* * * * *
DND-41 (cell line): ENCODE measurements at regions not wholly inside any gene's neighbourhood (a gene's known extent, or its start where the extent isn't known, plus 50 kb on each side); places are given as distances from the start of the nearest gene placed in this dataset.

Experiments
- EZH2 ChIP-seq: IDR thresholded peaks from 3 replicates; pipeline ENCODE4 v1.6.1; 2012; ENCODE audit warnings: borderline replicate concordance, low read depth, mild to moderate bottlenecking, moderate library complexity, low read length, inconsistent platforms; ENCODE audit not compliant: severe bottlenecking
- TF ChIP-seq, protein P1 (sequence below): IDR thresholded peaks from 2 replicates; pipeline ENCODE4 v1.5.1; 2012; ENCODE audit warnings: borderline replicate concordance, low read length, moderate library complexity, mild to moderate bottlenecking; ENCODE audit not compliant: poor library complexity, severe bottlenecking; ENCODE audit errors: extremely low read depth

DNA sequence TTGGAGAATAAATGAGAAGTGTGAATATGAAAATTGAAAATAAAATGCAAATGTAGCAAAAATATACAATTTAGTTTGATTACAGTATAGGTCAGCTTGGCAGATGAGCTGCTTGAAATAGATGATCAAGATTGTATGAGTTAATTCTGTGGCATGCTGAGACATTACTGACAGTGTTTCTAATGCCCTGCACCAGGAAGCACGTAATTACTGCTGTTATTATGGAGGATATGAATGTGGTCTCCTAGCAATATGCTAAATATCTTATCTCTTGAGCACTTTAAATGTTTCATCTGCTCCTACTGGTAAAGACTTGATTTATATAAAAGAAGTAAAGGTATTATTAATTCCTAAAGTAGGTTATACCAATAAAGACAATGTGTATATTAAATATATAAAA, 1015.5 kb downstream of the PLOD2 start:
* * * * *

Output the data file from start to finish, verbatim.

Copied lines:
DND-41 (cell line): ENCODE measurements at regions not wholly inside any gene's neighbourhood (a gene's known extent, or its start where the extent isn't known, plus 50 kb on each side); places are given as distances from the start of the nearest gene placed in this dataset.

Experiments
- EZH2 ChIP-seq: IDR thresholded peaks from 3 replicates; pipeline ENCODE4 v1.6.1; 2012; ENCODE audit warnings: borderline replicate concordance, low read depth, mild to moderate bottlenecking, moderate library complexity, low read length, inconsistent platforms; ENCODE audit not compliant: severe bottlenecking
- TF ChIP-seq, protein P1 (sequence below): IDR thresholded peaks from 2 replicates; pipeline ENCODE4 v1.5.1; 2012; ENCODE audit warnings: borderline replicate concordance, low read length, moderate library complexity, mild to moderate bottlenecking; ENCODE audit not compliant: poor library complexity, severe bottlenecking; ENCODE audit errors: extremely low read depth

DNA sequence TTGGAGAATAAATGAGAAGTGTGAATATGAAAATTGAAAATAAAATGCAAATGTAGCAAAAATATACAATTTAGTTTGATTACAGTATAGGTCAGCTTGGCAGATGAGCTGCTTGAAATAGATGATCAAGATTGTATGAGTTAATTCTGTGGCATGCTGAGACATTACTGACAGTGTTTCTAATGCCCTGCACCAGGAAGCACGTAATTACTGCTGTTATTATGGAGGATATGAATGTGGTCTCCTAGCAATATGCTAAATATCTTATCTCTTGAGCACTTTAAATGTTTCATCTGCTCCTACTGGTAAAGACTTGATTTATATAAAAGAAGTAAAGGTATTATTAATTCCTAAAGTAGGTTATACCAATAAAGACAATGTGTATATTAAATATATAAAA, 1015.5 kb downstream of the PLOD2 start: